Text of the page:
Mosaic House is a New York based tile company specializing in Moroccan zellige (zellij) and encaustic cement tile. We are dedicated to making the centuries old craft traditions of Morocco accessible to our clients. As the newest generation in a centuries old family of tile makers, we draw upon the traditional craft expertise of Morocco, while embracing a modern taste for texture and design. We believe that our continued success is anchored in the four fundamental principles that have always guided us – innovation, the highest quality of material and craftsmanship, a commitment to service, and a focus on the client.
What we do
Moroccan mosaic tiles, also referred to as zillij, Moorish, Andalusian or Fes tiles, have an antique look because they are handmade. Our master artisans in the ancient Moroccan city of Fes, center of Moroccan hand-crafted tile, employ traditional techniques of cutting and glazing zellij tile. The result is an unparalleled richness of color and quality of craft. Seen today throughout Morocco as well in the Spanish floor and wall tile of the Andalusian region, mosaic is a treasured element in many traditional Mediterranean floor and wall coverings. Mosaic House is pleased to carry on this tradition and make it available to today’s designers and home owners. Tapped to work on the Alhmabra restoration, Mosaic House is the world’s leading manufacturer of mosaic tile. Renowned for our quality and craftsmanship, Mosaic House is the choice for today’s top designers. A full range of colors ranging from soft mother of pearl, to deep cobalt, rich red and sparkling turquoise , as well as an enormous selection of both traditional and contemporary patterns creates a selection of tile broad enough to encompass any design scheme. Consider using a traditional pattern in contemporary colors – the possibilities are limitless. Not only are mosaic tiles ideal for floor and wall applications, but they can also be used to decorate fountains, walls, swimming pools, arches, fireplaces and columns. Tile is also an inspired alternative to traditional stone products like marble. The kitchen and bath are two areas that lend themselves particularly well to mosaic tile. Today neither of these rooms has a purely utilitarian function.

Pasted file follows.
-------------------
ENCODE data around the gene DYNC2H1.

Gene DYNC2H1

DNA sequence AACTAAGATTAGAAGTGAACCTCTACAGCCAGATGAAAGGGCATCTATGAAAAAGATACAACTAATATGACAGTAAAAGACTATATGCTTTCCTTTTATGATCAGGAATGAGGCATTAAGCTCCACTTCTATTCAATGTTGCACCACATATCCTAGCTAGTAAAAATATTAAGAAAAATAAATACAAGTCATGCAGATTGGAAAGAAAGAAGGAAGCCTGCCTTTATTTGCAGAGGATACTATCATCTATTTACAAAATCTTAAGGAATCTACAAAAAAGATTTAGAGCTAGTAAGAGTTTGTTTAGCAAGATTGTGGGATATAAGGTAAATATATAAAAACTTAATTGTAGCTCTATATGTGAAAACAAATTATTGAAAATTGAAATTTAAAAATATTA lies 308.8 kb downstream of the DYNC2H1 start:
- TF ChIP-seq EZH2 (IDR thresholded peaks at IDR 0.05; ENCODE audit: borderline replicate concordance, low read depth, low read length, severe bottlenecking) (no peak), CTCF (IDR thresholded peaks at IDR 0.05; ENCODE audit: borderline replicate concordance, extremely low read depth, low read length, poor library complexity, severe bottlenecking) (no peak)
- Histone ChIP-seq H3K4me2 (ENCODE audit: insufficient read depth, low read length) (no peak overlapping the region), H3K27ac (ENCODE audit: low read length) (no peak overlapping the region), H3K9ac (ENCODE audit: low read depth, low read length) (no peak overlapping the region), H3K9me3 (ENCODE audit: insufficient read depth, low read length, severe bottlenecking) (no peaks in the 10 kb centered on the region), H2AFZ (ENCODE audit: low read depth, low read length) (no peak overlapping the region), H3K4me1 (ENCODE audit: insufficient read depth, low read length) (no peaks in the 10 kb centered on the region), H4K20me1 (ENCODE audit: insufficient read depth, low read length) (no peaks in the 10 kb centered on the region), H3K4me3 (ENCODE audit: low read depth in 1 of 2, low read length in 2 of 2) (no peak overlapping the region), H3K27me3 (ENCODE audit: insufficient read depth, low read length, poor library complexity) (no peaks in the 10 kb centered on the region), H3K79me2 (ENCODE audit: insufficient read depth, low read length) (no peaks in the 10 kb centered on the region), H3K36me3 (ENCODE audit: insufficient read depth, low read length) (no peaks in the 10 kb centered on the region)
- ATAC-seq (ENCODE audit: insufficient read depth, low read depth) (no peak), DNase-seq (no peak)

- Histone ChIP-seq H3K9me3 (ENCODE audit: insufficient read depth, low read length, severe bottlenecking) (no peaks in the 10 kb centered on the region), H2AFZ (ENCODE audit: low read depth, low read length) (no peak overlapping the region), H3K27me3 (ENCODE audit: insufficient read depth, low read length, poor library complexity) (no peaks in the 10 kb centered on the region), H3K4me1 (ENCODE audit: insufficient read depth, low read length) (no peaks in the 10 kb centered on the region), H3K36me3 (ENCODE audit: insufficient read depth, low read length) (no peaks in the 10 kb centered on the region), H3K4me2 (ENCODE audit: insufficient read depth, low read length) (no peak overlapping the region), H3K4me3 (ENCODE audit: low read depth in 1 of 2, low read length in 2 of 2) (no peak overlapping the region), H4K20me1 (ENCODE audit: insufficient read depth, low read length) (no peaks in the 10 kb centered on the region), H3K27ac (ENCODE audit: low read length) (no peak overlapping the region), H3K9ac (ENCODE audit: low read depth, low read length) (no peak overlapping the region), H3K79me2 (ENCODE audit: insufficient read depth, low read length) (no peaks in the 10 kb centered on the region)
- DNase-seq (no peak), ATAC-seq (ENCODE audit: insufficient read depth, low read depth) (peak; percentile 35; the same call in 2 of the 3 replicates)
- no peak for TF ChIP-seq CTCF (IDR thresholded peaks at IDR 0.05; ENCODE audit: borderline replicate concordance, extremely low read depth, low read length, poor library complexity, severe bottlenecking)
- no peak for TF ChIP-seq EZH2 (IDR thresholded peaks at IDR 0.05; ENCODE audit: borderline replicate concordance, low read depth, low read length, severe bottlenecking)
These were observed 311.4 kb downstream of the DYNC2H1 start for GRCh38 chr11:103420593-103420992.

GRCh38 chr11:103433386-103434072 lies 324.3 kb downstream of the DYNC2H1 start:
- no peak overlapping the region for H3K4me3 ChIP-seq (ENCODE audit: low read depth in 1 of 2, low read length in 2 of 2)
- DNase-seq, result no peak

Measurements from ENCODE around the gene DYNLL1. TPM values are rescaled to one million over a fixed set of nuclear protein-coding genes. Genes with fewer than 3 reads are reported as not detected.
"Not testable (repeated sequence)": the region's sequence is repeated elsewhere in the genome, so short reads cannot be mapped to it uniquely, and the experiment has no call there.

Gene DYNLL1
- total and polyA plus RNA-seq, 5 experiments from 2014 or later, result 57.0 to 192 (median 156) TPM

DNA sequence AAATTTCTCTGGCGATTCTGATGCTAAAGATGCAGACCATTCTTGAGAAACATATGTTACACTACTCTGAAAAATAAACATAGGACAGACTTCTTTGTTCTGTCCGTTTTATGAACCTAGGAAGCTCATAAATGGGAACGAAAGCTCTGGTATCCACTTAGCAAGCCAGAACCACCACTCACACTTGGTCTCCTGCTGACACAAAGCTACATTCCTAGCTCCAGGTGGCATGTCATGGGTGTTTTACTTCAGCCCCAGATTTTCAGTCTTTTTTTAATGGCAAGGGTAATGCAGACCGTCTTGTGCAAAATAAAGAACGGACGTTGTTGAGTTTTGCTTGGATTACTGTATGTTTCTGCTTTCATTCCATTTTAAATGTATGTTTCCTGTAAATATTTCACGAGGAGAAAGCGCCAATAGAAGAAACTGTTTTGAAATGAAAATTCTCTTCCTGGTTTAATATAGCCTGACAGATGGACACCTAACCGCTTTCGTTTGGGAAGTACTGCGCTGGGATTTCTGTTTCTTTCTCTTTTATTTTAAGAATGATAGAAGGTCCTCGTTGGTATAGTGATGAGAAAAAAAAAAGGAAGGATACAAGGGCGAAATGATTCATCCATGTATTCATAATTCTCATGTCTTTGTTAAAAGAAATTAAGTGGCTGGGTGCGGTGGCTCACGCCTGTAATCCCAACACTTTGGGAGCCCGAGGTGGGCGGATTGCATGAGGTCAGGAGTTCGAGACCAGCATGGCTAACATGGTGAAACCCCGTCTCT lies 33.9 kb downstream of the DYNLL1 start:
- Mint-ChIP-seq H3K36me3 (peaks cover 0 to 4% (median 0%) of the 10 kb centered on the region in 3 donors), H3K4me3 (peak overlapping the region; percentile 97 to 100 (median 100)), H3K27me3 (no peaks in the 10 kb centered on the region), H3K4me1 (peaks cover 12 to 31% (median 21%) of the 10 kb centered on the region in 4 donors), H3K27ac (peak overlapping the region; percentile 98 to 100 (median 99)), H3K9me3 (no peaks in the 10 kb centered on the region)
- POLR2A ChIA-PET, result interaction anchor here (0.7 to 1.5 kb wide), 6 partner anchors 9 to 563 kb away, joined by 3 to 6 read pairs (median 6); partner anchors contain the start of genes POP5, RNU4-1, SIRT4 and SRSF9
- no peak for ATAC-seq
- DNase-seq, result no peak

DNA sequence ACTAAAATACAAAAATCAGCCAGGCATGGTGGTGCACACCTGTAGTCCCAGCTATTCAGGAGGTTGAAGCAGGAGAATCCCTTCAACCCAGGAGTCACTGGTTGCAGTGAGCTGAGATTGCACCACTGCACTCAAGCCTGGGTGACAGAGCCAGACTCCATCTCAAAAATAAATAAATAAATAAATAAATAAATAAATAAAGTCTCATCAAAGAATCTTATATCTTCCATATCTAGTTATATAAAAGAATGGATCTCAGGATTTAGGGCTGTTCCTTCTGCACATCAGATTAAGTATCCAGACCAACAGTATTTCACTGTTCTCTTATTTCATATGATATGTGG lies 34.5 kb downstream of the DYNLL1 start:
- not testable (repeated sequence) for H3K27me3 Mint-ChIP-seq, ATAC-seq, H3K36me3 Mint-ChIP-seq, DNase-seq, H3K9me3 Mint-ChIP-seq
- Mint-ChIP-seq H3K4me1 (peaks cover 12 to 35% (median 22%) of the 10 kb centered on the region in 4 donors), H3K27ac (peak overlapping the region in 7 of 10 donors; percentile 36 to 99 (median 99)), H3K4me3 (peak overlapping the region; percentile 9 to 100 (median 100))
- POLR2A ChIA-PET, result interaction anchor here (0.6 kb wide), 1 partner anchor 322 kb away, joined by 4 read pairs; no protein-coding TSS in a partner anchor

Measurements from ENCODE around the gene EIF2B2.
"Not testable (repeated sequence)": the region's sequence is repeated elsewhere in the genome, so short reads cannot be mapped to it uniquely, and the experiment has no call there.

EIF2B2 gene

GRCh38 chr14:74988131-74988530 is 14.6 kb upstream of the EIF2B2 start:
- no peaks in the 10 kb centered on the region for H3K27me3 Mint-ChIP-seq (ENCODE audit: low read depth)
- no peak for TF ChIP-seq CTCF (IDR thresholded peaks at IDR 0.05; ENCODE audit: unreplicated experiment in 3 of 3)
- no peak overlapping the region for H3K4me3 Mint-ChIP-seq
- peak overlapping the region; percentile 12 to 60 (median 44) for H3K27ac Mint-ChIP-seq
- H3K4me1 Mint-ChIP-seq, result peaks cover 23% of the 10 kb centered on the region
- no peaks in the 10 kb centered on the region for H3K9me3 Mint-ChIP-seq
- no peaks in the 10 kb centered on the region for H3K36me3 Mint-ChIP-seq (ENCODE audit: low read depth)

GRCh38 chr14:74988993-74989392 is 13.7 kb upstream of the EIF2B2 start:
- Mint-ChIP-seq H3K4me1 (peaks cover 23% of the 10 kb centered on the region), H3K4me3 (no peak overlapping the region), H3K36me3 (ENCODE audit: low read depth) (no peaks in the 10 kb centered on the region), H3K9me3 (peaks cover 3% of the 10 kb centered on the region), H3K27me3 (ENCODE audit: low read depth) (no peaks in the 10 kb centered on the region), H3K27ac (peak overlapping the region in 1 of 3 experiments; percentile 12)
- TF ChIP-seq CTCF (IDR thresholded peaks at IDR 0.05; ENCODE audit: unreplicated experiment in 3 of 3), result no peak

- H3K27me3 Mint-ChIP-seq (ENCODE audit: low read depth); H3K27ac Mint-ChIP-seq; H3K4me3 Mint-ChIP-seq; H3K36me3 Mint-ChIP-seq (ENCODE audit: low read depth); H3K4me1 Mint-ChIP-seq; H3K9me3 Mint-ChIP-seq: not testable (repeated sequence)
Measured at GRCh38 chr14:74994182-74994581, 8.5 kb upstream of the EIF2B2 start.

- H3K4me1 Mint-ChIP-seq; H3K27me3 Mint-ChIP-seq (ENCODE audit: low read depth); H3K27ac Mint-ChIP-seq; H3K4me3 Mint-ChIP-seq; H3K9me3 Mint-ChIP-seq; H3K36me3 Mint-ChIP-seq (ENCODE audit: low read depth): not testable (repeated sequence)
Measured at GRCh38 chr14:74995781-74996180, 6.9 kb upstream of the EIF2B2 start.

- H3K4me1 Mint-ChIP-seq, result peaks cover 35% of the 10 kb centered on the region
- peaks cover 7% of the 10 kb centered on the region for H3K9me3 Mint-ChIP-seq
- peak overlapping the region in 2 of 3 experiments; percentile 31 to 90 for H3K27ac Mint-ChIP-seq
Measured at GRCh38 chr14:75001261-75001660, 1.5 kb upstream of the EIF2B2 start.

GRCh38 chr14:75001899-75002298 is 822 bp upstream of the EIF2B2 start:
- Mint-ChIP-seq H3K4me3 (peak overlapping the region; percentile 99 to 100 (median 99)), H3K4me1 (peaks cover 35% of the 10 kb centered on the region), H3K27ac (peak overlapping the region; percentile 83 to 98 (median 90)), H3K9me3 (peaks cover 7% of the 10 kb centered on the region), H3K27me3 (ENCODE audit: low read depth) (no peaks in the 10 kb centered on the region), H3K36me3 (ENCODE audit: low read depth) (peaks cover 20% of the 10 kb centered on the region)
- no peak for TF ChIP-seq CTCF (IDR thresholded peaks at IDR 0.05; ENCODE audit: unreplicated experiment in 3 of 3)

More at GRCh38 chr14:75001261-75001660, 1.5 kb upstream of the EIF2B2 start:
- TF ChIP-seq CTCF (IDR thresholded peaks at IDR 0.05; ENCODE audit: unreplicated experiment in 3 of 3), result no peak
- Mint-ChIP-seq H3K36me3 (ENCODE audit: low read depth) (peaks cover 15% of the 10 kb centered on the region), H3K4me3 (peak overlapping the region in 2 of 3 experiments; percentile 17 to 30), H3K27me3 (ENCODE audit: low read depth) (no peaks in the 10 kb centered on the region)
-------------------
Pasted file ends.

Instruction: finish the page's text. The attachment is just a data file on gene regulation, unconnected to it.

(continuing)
You can view many kitchen and bath ideas, as well as countertops, foyers, and other spaces on our portolio page. Our encaustic tile is a revival of a Mediterranean tradition and is the perfect choice for the modern home. Durable enough for commercial spaces, cement tile is equally at home in the foyer, kitchen or bath. With over 40 cement colors, we can accommodate the design objectives of any space, be it warm and rustic or bold and modern. Traditional patterns based upon floral motifs or ancient Moorish geometric patterns, have been reinterpreted to suit today's tastes. Choose from boldly graphic, soft and subdued, to classically Moorish. Our newest line pairs strong geometry with fresh color resulting in tile work that is contemporary yet rooted in tradition. Our unique line of hand painted ceramic tile draws upon centuries old Moorish tradition. Created by our artisans in Fez, each tile is painted by hand in our deep cobalt blues against a mother of pearl white field. Consider using as an elegant alternative to traditional fireplace tile or as an accent piece, this versatile hand painted tile is as at home in the kitchen as it is in the bath, pool or foyer. Hand painted from locally sourced pigments, our craftsman in Fes create vivid tile suitable for stair risers, backsplashes and countless other possibilities. Our vivid yellows, soft greens, and deep burgundies and blues are a rustic yet sophisticated alternative to standard tile. Mosharabi, mousharabiyah, or mosharabia refers to the production of hand-turned wooden screens. It is a specialty of Mosaic House. Traditionally used as a door or window treatment that allowed for both air and light while maintaining privacy, today mosharabi is a popular decorative element. Suitable as cabinetry, doors, windows, or for furniture accents, our selection of patterns allows for a number of design choices regarding both scale and intricacy. Each panel is made to the customer’s specifications. View our mosharabi patterns. Mosaic House is pleased to provide our clients with a team of experienced designers to help in every stage of the design process – from concept to completion. Our unique approach provides tailored solutions and guarantees that each space is a unique reflection of the client’s style. Our team of experienced designers is pleased to work with our clients to provide tailored, one of a kind solutions for our clients. With a range of design options available including renderings, 2-D mockups and general advice, we facilitate the interior design process. Contact one of our representatives to begin customizing your own space today. As a perennial favorite of today’s top designers, Mosaic House has been a regular feature in such publications as Martha Stewart Living, Bathroom Trends, Better Homes and Gardens, Body and Soul, Domino, Elle Décor, Flatiron, Garden Design, House Beautiful, Interior Design, Kitchen and Bath Ideas, Los Angeles Times, Martha Stewart Living, Metropolitan Home, New York Times, O Magazine, Robb Report, Saudi Aramco World, Western Interiors, Town and Country, and Wedding Dresses.